Late last year, Apple was granted a patent for AR headphones which would enable the listener to accurately determine the exact location of sounds in a scene from what are known as binaural recordings. This would have applications in both real-life video – like conference calls – and in augmented reality scenes.

A newly-published Apple patent application shows this type of binaural recording being made with an iPhone …

Binaural recordings are specifically designed to be listened to with headphones, and are intended to give a very immersive experience, where you can clearly hear sound coming from a specific direction.

Making binaural recordings is currently achieved with specialist microphones, many of them even embedded into a mannequin head to give the most realistic sound properties possible. These recordings accurately capture the way sound is affected (or ‘shadowed’) by the head and shape of the ears.

One compromise approach is to embed microphones into the earcups of headphones. This doesn’t achieve the same level of realism, but can still be convincing.

Achieving the same thing with closely-spaced microphones cannot be achieved by hardware alone, but Apple’s patent application (spotted by Patently Apple) describes using two cameras and four microphones to capture the sound, and then using software processing to emulate a true binaural recording.

Binaural recording of audio facilitates a means for full 3D sound capture–in other words, being able to reproduce the exact sound scene and giving the user a sensation of `being there.` This can be accomplished through spatial rendering of audio inputs using head related transfer functions (HRTF), which modifies a sound signal in order to induce the perception in a listener that the sound signal is originating from any point in space.

While this approach is compelling for, for example, full virtual reality applications, in which a user can interact both visually and audibly in a virtual environment, in traditional video capture applications three dimensional sounds can distract the viewer from the screen. In contrast, monophonic or traditional stereophonic recordings may not provide a sufficient sense of immersion […]

An aspect of the disclosure is directed to a method for producing a spatially biased sound pickup beamforming function, to be applied to a multi-channel audio recording of a video recording. The method includes generating a target directivity function. The target directivity function includes a set of spatially biased head related transfer functions.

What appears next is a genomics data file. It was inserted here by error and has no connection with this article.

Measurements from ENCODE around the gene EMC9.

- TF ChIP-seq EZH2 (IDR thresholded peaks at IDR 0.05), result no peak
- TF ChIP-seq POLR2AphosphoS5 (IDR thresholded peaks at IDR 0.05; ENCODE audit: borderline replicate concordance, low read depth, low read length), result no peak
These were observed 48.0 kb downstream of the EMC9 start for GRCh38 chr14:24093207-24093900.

A left ear set of beamforming coefficients and a right ear set of beamforming coefficients may be generated by determining a best fit for the target directivity function based on a device steering matrix. The left ear set of beamforming coefficients and the right ear set of beamforming coefficients may then be output and applied to the multichannel audio recording to produce more immersive sounding, spatially biased audio for the video recording.

It’s likely that you’d need to pair the two technologies for maximum benefit – that is, listen to the recordings made with the tech in this patent application through headphones which use the tech described in the previous one. However, it may be that ordinary headphones would still deliver a somewhat convincing experience.

The major benefit of the approach described in the earlier headphone patent is that turning your head wouldn’t affect perceived location.

In other words, if you turn your head to ‘face’ someone, the AR headphones would adjust the audio in the same way it would if you were actually present in a real meeting room. The virtual position of other people will also adjust, so you have the same impression of where they are sitting no matter which way you turn your head.

Our usual disclaimer applies: the company patents a great many things that never make it to market. Apple is, however, believed to be working on some kind of AR headset dubbed Apple Glasses, expected to launch within the next 2-3 years.

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